The Wick

It’s very important to make sure that the right size and style of wick are used, to get a good melt pool on the candle. When the wax is warm and liquid, the fragrance can evaporate easily from it, making the surrounding air full of fragrance molecules and giving a strong hot throw.
If your candle burns with a small melt pool that doesn’t reach the edge of the container, you’re not getting the most out of the fragrance and you need to increase the thickness of your wick. Be careful not to use too thick a wick though – the fragrance throw comes from evaporating the fragrance oil from the wax, not burning it – so you need a wick that gives you a steady burning flame that melts the wax but not so big that you start to see sooting. If your wick is too thick, the fragrance will be drawn up the flame and be destroyed before it can evaporate.

The Wax

The wax itself can have an impact. The chemistry of wax is a huge topic of its own but in short, it can be a good analogy to think of wax as a little bit like a sponge, or a net. When you add fragrance to wax, the fragrance disperses throughout the wax like water in a sponge. It remains “trapped” in the wax, but it can come out quite easily. Different types of wax are like different types of sponge – some allow the fragrance to come out very easily and others keep it locked inside. As a candle maker, you need to find the right balance – if the sponge (the wax) is too tight, no fragrance can escape and the fragrance throw will be weak. If the sponge is too loose, the fragrance escapes too easily and you can suffer from leaching (where the fragrance leaks out of the wax and pools on the surface), problems with burning, soot, and sometimes if the fragrances leaks out, it can all evaporate too quickly and when it comes to burning it or smelling it a few weeks later, the scent is weaker.

The melting point of the wax can impact the fragrance throw – a wax that melts at a lower temperature usually has a “looser net” and so releases the fragrance a little easier. Be sure to test your candles fully to make sure that you find the right balance of melting point.

The candle making process

Once you’ve selected your ingredients, the candle making process is mostly about managing temperature – you have to find the balance when it comes to wax temperature when you are adding fragrance. You need to ensure that the wax is fully melted so that when you add and mix the fragrance, it disperses evenly throughout the wax. The closer the wax is to its congealing point, the more difficult it is for the fragrances to spread evenly. However, don’t heat it too high because if you add fragrance to very hot wax, some of the top notes can burn off during the processing and evaporate away, leaving you with a weaker fragrance once the candle is made. We recommend adding fragrance to wax when it’s heated to about 10-15 degrees above its melting point. So, if your wax melts at 52 degrees, heat the wax to about 62-67 degrees before adding. This is a good temperature to store and pour at too. You should make sure that you mix the fragrance thoroughly to get it dispersed evenly throughout the wax before pouring too – otherwise you could end up with pockets of fragrance instead of a nice even distribution, or the fragrance could all “sink” to the bottom of the jug so the first few candles you pour might contain much less fragrance than the last ones. If you’re storing fragranced wax whilst it’s heated up and melted, be sure to cover the jug or container so that the fragrance doesn’t evaporate. Turn the temperature down to keep the evaporation rate as low as possible.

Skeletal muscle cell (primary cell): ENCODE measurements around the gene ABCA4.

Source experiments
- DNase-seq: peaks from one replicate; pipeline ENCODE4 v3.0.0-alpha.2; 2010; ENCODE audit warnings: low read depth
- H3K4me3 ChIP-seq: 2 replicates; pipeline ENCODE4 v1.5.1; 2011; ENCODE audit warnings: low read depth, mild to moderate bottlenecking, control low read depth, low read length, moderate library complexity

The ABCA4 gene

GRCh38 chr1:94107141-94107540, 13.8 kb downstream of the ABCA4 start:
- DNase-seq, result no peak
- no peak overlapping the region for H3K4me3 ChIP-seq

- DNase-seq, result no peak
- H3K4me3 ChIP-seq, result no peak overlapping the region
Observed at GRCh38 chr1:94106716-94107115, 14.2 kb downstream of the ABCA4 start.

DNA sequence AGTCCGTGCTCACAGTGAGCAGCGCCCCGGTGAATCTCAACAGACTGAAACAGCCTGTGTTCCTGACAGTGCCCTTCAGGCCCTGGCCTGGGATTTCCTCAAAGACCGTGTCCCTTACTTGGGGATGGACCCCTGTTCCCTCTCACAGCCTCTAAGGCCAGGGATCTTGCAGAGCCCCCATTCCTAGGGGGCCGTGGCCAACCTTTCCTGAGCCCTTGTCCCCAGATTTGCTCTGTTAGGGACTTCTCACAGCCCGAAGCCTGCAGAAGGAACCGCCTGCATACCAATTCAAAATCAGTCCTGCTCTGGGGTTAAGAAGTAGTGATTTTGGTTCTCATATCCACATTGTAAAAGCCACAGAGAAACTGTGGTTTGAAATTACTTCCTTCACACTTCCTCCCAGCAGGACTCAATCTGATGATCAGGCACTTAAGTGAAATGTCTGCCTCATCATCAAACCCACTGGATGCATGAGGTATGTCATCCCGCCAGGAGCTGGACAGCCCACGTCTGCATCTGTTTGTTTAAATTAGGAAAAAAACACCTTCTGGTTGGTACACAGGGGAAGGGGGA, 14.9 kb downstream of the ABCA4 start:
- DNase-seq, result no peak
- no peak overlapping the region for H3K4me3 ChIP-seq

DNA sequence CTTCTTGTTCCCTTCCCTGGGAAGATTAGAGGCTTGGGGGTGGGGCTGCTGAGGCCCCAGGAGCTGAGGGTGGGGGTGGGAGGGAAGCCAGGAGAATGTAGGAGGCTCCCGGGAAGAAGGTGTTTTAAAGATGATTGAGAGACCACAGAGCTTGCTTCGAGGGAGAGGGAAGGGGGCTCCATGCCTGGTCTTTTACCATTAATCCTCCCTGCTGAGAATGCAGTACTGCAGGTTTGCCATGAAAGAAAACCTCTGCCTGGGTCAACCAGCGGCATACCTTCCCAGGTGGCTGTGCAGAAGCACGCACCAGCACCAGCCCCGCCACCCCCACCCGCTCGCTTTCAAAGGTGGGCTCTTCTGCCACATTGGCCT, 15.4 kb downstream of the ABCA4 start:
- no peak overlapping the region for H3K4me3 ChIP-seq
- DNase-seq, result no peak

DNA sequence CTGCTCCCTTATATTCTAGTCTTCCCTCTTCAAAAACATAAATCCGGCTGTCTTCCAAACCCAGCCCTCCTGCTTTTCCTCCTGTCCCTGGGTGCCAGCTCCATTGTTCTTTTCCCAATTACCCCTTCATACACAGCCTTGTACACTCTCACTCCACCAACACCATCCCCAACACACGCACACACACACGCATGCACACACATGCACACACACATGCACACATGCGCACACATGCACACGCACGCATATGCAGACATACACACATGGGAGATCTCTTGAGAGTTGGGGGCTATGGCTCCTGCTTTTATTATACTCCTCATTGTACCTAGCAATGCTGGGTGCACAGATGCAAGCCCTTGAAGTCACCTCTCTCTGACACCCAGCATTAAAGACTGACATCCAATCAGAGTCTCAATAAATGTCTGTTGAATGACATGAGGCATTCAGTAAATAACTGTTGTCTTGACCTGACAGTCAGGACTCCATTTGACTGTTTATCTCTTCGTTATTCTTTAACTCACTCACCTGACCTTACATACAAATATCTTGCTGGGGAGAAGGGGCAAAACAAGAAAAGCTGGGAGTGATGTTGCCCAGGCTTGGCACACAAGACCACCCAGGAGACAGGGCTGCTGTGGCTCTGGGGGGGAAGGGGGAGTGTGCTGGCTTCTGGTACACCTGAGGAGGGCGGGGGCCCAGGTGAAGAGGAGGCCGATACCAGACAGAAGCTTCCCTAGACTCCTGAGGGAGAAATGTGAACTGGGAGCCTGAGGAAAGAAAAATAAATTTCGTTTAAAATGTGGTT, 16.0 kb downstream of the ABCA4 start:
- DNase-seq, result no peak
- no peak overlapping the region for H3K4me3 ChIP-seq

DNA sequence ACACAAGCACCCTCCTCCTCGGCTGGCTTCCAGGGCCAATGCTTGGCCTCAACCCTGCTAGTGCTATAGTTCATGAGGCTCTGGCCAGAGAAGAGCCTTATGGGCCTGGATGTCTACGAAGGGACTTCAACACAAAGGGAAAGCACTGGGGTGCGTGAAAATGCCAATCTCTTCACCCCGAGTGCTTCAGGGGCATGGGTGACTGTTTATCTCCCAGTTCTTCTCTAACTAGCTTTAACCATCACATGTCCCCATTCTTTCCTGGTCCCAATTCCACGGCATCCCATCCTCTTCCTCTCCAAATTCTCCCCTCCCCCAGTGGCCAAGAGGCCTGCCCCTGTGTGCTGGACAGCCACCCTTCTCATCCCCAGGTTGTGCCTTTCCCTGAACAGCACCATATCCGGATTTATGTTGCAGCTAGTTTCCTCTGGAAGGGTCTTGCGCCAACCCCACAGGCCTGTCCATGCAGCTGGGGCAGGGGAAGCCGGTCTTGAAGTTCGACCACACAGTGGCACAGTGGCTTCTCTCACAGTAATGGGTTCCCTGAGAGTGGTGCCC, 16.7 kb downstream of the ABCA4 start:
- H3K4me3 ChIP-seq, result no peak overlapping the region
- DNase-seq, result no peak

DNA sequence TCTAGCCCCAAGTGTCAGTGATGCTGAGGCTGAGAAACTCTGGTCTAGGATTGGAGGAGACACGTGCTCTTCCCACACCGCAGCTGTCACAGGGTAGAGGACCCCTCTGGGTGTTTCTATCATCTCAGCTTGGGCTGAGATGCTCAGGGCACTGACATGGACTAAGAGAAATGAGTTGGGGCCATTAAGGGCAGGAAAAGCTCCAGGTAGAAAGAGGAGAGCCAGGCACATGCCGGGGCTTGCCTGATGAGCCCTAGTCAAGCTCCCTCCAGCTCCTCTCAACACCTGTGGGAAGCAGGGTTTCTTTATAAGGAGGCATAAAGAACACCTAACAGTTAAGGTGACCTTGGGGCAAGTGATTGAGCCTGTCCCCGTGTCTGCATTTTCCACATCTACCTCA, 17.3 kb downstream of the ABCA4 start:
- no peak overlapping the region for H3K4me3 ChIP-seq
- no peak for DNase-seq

In summary

When you put it all together, there are a lot of factors at play that affect the fragrance throw. The type of wax, the makeup of the various fragrance notes, the thickness of the wick, the temperature at which you add fragrance and pour the wax. These are all variables that you need to consider and unfortunately there is no one magic recipe that covers all of the variables.

Following the tips above should help you get the most out of your candle and fragrance. Our advice is to keep good notes and continue to fine tune your candle recipes’ during your candle making journey.

Feel free to leave a comment or question below with your experiences in achieving the perfect candle scent throw.